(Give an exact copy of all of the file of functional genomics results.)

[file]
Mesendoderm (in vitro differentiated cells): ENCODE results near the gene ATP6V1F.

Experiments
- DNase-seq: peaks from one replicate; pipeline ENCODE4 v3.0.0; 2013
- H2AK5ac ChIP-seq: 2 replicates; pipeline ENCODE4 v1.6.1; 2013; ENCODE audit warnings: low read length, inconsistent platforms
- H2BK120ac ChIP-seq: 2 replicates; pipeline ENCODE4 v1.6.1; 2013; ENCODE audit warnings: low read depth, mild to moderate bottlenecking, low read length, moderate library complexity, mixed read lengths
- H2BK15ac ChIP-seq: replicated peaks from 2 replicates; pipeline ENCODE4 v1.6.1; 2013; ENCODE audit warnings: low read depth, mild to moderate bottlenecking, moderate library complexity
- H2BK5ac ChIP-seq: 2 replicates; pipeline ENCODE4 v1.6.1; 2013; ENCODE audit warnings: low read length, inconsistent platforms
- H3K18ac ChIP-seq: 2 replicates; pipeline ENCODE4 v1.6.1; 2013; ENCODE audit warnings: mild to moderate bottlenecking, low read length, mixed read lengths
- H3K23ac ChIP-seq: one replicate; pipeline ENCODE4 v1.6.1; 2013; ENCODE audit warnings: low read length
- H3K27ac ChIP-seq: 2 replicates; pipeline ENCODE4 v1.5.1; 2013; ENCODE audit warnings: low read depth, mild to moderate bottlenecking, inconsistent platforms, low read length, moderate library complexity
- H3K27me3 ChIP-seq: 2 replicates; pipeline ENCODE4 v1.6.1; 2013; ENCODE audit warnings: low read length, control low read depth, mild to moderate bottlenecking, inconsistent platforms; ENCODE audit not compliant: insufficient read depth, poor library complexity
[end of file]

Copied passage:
Mesendoderm (in vitro differentiated cells): ENCODE results near the gene ATP6V1F.

Experiments
- DNase-seq: peaks from one replicate; pipeline ENCODE4 v3.0.0; 2013
- H2AK5ac ChIP-seq: 2 replicates; pipeline ENCODE4 v1.6.1; 2013; ENCODE audit warnings: low read length, inconsistent platforms
- H2BK120ac ChIP-seq: 2 replicates; pipeline ENCODE4 v1.6.1; 2013; ENCODE audit warnings: low read depth, mild to moderate bottlenecking, low read length, moderate library complexity, mixed read lengths
- H2BK15ac ChIP-seq: replicated peaks from 2 replicates; pipeline ENCODE4 v1.6.1; 2013; ENCODE audit warnings: low read depth, mild to moderate bottlenecking, moderate library complexity
- H2BK5ac ChIP-seq: 2 replicates; pipeline ENCODE4 v1.6.1; 2013; ENCODE audit warnings: low read length, inconsistent platforms
- H3K18ac ChIP-seq: 2 replicates; pipeline ENCODE4 v1.6.1; 2013; ENCODE audit warnings: mild to moderate bottlenecking, low read length, mixed read lengths
- H3K23ac ChIP-seq: one replicate; pipeline ENCODE4 v1.6.1; 2013; ENCODE audit warnings: low read length
- H3K27ac ChIP-seq: 2 replicates; pipeline ENCODE4 v1.5.1; 2013; ENCODE audit warnings: low read depth, mild to moderate bottlenecking, inconsistent platforms, low read length, moderate library complexity
- H3K27me3 ChIP-seq: 2 replicates; pipeline ENCODE4 v1.6.1; 2013; ENCODE audit warnings: low read length, control low read depth, mild to moderate bottlenecking, inconsistent platforms; ENCODE audit not compliant: insufficient read depth, poor library complexity